Thursday, March 27, 2008

They come in threes

News items (courtesy of
- 3/18 -- Director Anthony Minghella Dies at 54: Director Anthony Minghella, who won an Academy Award for directing the 1996 epic The English Patient, has died at age 54, his agent announced today. Variety reports that a spokesman for Mr. Minghella said he suffered a brain hemorrhage on Tuesday morning at Charing Cross Hospital in London, while in for a routine neck operation.
- 3/19 -- Oscar Winner Paul Scofield Dead at 86: British actor Paul Scofield, who won an Oscar for his performance as Sir Thomas More in the 1966 film A Man for All Seasons died of leukemia on Wednesday at the age of 86.
- 3/24 -- Actor Richard Widmark Dies: Hollywood actor Richard Widmark has died at the age of 93. The Minnesota-born star enjoyed a career spanning more than four decades, during which he made over 70 films.

And so the morbid and often-quoted maxim of celebrity death -- "The come in threes" -- proves out once again (yes, this is a ghoulish entry)...

What's interesting about these three deaths, tho, is the symetry of careers and profile of all three of these gentlemen. Minghella, who (as noted above) is probably best known for his epic adaptation of Michael Ondaajte's "The English Patient," was a singular auteur and film visionary who, because he was not as prolific as some of his contemporaries, was probably overlooked on most people's list of great writers and directors. But I challenge you to find me someone who take books as esotreric and literary as "The English Patient," "The Talented Mr. Ripley," and "Cold Mountain" and make them into films that are a feast for the eyes and compelling films to boot.

And if you really want to be wowed by a director's vision, track down a DVD of his production of Minghella's mounting of "Madama Butterfly" in 2006 at the Met in NY (here's the New Yorker's review from October of '06 --

Paul Scofield, a contemporary of the mid-20th century English master actors like Laurence Olivier, John Gielgud, Alec Guinness, and Ralph Richardson, is the answer to a trivia question (along with seven other actors): Who has won an Oscar and a Tony Award for performing performing the same role on film and stage? Scofield took the honors for his portrayal of Sir Thomas More in "A Man For All Seasons."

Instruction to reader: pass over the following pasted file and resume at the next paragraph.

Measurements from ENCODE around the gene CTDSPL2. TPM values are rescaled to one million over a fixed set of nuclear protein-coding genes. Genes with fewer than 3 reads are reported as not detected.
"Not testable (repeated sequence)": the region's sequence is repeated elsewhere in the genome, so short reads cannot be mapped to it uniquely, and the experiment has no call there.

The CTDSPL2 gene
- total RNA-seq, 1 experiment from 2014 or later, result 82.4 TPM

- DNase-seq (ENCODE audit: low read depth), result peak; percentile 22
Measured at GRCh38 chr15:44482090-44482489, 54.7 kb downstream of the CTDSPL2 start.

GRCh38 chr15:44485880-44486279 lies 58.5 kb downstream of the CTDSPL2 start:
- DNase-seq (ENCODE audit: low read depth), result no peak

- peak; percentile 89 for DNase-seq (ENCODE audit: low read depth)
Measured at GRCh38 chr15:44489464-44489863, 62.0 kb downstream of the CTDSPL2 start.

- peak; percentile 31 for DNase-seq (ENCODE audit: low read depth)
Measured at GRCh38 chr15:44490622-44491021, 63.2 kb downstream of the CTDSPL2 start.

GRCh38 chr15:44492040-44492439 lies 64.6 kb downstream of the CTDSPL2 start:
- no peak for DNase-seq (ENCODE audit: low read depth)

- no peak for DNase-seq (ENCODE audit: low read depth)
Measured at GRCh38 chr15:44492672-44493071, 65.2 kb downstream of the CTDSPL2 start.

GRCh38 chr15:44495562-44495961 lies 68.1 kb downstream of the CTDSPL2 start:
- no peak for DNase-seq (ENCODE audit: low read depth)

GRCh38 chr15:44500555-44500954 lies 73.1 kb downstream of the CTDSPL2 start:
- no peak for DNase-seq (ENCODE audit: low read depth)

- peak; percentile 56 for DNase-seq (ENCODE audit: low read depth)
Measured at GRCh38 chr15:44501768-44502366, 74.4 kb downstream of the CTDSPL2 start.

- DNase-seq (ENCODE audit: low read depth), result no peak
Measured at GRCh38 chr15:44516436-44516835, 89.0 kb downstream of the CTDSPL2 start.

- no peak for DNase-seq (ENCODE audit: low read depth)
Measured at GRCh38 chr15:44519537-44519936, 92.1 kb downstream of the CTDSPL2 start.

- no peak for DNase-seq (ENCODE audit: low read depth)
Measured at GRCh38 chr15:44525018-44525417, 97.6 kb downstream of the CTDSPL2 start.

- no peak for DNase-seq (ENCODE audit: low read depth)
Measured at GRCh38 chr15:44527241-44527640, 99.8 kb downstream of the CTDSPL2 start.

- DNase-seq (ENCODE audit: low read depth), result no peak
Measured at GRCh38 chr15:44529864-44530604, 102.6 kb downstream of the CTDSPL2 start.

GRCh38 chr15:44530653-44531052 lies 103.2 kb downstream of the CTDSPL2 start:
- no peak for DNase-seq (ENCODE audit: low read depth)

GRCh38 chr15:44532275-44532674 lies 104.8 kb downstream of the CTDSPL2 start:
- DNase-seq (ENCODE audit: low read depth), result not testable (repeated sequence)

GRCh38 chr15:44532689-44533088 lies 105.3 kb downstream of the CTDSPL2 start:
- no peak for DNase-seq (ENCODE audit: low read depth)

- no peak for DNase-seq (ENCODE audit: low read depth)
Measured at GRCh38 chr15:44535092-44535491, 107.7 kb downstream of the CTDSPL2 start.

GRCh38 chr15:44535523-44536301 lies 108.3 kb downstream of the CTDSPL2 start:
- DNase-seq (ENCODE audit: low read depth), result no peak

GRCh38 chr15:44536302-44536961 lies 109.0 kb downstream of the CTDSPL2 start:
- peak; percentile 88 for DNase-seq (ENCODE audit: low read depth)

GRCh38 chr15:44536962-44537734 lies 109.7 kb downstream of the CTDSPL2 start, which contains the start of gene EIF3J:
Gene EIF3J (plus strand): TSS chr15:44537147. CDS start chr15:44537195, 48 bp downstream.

Although not as well-known as his contemporaries, Scofield was a giant of the London stage, and was called by many the finest actor of his generation, yet stayed out of the spotlight. The playwright Arthur Miller (The Crucible, All My Sons, Death of a Salesman) considered him to be the finest English-speaking actor. To most people, he's probably best known for playing the patrician father of Ralph Fiennes' character in "Quiz Show" or the ghost of Hamlet's dead father in Mel Gibson's version of "Hamlet"... Had Scofield been more self-aggrandizing (like Olivier or Gielgud, for example), he would probably have been a giant of the American film scene as well. The Boston Globe's Mark Feeney wrote a great appreciation of Scofield's career here --

Lastly, Richard Widmark was a virtually unknown radio actor when he made his explosive debut in "Kiss of Death" as, well, a lunatic (see the original 1947 version and not the late '90s remake with David Caruso and Nicholas Cage). Widmark would go on to star in some 40-odd other movies, including westerns, noirs, and historical dramas (his prosecuting attorney in "Judgement at Nuremberg" saw him go toe-to-toe with Spencer Tracy and Burt Lancaster), and became a reliable presence for both tough-guy and hero roles.

Funnily enough, Widmark, who was nominated for a supporting Oscar his role in "Kiss of Death" but lost to Edmund Gwenn (who won for his portrayal of Santa Claus in "Miracle on 34th Street"), was also Sandy Koufax's father-in-law. The AP wrote an appreciation of his life and career here --

RIP gentlemen... your talents and contributions will be missed, but will live forever in our memories and DVD players.

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